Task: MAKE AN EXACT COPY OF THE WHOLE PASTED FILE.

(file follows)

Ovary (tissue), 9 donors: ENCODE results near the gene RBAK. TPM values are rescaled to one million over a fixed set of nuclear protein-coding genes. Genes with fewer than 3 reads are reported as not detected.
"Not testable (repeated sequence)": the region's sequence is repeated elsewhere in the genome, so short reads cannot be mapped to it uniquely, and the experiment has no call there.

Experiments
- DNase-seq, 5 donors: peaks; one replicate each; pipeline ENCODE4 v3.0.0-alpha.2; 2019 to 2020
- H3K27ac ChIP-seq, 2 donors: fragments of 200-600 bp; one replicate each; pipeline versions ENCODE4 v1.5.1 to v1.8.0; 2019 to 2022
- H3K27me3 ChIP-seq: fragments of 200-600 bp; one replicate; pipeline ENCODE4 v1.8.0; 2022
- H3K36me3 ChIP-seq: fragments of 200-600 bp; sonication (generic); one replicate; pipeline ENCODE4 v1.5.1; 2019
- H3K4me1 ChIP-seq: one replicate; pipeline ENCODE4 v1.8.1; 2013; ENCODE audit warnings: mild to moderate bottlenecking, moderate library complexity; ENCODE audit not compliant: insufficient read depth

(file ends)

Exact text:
Ovary (tissue), 9 donors: ENCODE results near the gene RBAK. TPM values are rescaled to one million over a fixed set of nuclear protein-coding genes. Genes with fewer than 3 reads are reported as not detected.
"Not testable (repeated sequence)": the region's sequence is repeated elsewhere in the genome, so short reads cannot be mapped to it uniquely, and the experiment has no call there.

Experiments
- DNase-seq, 5 donors: peaks; one replicate each; pipeline ENCODE4 v3.0.0-alpha.2; 2019 to 2020
- H3K27ac ChIP-seq, 2 donors: fragments of 200-600 bp; one replicate each; pipeline versions ENCODE4 v1.5.1 to v1.8.0; 2019 to 2022
- H3K27me3 ChIP-seq: fragments of 200-600 bp; one replicate; pipeline ENCODE4 v1.8.0; 2022
- H3K36me3 ChIP-seq: fragments of 200-600 bp; sonication (generic); one replicate; pipeline ENCODE4 v1.5.1; 2019
- H3K4me1 ChIP-seq: one replicate; pipeline ENCODE4 v1.8.1; 2013; ENCODE audit warnings: mild to moderate bottlenecking, moderate library complexity; ENCODE audit not compliant: insufficient read depth